August 24, 2012
An Illinois state's attorney is receiving tons of support from the shooting community after announcing he will not prosecute anyone charged with carrying a concealed firearm in his jurisdiction.
According to The (Bloomington, Ill.) Pantagraph, McLean County State's Attorney Ron Dozier announced Tuesday he would no longer prosecute those whose only accused crime is firearms possession.
"We will no longer use the power and authority of our office to criminalize and punish decent otherwise law-abiding citizens who chose to exercise their rights granted under them by the Second Amendment of the U.S. Constitution to keep and bear arms in defense of themselves and their families," Dozier said in a press release.
Illinois law prohibits citizens from possessing a firearm in public, making it the only state that does not allow CCW in some form, therefore making McLean County a CCW oasis in central Illinois.
"My purpose is to send a message to the Governor and legislators of this State who continue to ignore the U.S. Supreme Court decisions, and who continue to oppose reasonable legislation that would bring Illinois into compliance with the Second Amendment. I know that other State's Attorneys share my views and am hoping they will join in this effort," Dozier said, citing Supreme Court cases like District of Columbia v. Heller and McDonald v. Chicago.
"Our message is this: we will no longer use the power and authority of our office to criminalize and punish decent, otherwise law-abiding citizens who choose to exercise the rights granted to them by the Second Amendment of the United States' Constitution to keep and bear arms in defense of themselves and their families"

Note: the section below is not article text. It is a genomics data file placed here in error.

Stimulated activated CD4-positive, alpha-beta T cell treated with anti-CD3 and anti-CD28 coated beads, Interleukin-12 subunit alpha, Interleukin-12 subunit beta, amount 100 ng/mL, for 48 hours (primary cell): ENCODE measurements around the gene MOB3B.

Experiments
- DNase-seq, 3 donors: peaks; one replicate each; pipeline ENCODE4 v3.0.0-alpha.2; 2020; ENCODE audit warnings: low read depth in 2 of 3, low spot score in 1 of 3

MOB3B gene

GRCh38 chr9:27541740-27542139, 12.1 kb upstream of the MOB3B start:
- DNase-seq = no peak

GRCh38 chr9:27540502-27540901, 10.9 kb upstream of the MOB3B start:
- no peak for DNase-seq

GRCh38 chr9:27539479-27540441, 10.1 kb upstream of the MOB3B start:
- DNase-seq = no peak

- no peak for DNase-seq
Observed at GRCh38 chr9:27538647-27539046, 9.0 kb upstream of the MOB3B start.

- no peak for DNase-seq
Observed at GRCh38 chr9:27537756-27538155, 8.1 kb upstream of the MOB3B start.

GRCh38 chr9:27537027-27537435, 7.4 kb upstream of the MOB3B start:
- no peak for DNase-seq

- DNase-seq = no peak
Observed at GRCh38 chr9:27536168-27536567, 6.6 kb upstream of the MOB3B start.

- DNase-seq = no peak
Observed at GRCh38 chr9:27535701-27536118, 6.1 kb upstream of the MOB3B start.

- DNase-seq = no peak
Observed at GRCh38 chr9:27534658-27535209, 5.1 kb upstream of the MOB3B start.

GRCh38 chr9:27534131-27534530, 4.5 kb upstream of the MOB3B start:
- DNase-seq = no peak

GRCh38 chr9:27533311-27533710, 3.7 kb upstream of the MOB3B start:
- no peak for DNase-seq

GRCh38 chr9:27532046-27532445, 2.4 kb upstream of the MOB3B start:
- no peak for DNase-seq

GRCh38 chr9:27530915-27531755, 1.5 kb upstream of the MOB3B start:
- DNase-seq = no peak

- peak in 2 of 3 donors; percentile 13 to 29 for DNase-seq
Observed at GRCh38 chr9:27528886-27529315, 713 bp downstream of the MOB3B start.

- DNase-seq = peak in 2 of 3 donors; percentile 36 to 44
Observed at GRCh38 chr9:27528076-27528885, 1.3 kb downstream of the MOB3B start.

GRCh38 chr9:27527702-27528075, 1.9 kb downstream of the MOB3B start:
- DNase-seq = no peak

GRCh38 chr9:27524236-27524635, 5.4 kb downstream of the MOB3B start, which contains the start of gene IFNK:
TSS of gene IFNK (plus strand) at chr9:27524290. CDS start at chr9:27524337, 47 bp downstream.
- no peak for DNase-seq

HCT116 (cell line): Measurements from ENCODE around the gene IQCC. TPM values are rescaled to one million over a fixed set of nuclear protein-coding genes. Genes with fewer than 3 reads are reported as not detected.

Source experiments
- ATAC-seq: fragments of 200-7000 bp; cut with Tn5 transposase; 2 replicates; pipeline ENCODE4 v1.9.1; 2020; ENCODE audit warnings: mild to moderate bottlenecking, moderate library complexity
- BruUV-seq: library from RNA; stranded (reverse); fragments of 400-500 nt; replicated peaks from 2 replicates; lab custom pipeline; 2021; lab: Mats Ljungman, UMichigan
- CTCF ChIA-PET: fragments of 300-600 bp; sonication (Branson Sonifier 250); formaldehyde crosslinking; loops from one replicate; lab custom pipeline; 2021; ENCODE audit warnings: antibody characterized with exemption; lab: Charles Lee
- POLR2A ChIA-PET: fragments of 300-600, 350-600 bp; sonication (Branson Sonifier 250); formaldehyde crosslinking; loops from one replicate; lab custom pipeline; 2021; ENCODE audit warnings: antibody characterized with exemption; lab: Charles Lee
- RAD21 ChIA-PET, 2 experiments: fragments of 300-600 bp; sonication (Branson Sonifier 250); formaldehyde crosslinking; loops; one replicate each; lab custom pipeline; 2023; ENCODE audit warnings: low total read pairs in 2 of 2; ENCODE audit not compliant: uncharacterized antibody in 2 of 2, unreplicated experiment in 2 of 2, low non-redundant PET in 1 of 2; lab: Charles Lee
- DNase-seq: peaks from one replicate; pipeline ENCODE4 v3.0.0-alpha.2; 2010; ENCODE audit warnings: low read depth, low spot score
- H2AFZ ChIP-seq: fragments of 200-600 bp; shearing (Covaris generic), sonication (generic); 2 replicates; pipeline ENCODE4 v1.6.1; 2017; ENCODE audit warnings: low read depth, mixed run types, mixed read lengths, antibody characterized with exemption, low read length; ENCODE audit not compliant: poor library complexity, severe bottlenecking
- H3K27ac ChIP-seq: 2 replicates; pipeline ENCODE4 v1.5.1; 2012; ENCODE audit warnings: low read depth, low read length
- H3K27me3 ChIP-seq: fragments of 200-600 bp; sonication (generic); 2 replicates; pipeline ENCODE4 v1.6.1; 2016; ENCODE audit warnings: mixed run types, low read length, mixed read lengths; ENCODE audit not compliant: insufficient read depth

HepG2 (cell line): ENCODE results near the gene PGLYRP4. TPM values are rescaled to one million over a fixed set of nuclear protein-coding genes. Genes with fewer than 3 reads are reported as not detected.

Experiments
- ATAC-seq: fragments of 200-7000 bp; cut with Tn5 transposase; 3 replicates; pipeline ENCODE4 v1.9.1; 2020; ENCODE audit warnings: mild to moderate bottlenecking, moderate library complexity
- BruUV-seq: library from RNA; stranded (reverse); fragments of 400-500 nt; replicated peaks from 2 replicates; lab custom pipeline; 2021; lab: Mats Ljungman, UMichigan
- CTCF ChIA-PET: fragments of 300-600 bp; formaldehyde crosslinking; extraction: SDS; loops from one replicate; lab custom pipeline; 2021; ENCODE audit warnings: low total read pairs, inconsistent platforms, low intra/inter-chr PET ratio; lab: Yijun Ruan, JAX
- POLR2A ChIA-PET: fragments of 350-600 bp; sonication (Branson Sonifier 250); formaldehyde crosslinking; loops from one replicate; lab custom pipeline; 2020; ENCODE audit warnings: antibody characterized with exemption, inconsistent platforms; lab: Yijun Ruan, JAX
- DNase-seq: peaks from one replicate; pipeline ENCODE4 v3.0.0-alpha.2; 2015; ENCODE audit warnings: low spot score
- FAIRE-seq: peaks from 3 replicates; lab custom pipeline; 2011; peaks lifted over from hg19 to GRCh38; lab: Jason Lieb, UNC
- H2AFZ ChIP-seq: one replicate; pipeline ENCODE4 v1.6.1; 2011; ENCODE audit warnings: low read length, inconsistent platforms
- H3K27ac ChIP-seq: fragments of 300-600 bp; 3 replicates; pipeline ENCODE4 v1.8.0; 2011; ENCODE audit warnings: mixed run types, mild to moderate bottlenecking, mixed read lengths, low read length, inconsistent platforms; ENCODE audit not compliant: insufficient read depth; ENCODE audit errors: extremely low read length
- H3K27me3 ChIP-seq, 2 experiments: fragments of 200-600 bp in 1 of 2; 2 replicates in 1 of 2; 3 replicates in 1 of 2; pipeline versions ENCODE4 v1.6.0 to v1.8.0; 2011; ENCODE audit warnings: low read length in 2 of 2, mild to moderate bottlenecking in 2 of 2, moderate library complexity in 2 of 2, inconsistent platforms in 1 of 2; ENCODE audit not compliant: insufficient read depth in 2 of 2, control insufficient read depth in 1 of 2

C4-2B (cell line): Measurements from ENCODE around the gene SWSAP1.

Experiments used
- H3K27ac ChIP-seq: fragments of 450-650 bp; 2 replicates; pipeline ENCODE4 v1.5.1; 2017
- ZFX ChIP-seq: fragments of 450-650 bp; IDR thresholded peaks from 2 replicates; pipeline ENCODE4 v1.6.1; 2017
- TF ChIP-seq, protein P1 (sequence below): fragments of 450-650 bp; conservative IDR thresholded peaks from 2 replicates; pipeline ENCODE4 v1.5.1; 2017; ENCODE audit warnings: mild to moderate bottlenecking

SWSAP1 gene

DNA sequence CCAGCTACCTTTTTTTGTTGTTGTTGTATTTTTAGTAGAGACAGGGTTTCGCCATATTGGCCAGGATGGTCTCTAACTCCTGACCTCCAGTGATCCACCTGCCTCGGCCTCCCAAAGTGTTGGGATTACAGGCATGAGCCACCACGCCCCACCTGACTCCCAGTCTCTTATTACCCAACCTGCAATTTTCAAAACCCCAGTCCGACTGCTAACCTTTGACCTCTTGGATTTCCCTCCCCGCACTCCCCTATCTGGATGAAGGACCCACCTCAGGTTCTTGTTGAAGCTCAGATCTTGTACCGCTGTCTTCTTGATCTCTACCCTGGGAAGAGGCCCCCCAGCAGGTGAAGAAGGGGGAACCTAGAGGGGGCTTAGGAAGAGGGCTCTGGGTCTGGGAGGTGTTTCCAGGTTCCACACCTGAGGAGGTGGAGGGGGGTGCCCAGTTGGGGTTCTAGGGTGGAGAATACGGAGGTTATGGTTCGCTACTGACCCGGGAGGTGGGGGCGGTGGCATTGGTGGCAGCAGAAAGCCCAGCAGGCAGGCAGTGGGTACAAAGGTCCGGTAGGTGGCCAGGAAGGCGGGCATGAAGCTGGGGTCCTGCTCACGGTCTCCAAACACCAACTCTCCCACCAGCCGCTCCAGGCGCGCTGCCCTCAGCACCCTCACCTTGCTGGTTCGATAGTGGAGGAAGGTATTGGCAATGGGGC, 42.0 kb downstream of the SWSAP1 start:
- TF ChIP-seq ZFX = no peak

Dozier said, however, that cases would be reviewed and charges could be filed based on several factors: whether drugs or alcohol are involved; reason for carrying; reckless use of the firearm; and "whether the gun was possessed or carried under the terms of his state's regulations" if the person is not an Illinois native.
Be that as it may, Dozier's decision isn't being met with much applause from many, including local law enforcement.
"Many share the same belief as our state's attorney, including me. However, until the governor signs legislation creating CCW, all firearms have to be unloaded and cased and for transport to be legal and the owner must possess a FOID card. I advised sheriff's office law enforcement staff that we will not change our enforcement policies and that we shall continue to enforce the laws of the state of Illinois as they currently exist," McLean County Sheriff Mike Emery told reporters.
In addition, Republican Jason Chambers, who is running unopposed for Dozier's position in November, said he will not follow Dozier's precedent.
"Doing things in this manner is reckless. The job of the state's attorney is to enforce the laws of the State of Illinois," Chambers said. "...The office can be used to get attention for an issue but this is a little different because you're refusing to enforce the law."
This isn't the first example of local officials tuning out Illinois lawmakers. In an March 20 election, voters in Pike County, Ill., approved a concealed-carry ordinance, marking the first time since the 19th century a county has enacted a concealed-carry ordinance despite objection from the state.
According to The Outdoor Wire, the ordinance was passed 3,214 to 550 and marked the first time since 1862 a county has passed a law that directly contradicted state law. The last time it happened, five counties in Virginia voted against the state's secession from the Union, resulting in the formation of West Virginia.
The "Constitutional Carry" ordinance was led by Dr. Dan Mefford of Pittsfield, Ill., in conjunction with Guns & Ammo contributing editor Dick Metcalf.
Pike County Board members previously stated in 2007 any further firearms restrictions by the Illinois General Assembly would be deemed "Unconstitutional and beyond lawful Legislative Authority." Following the county's lead, 89 percent of Illinois counties passed the same resolution, and more rural and downstate counties have been expected to follow Pike County's lead once again.
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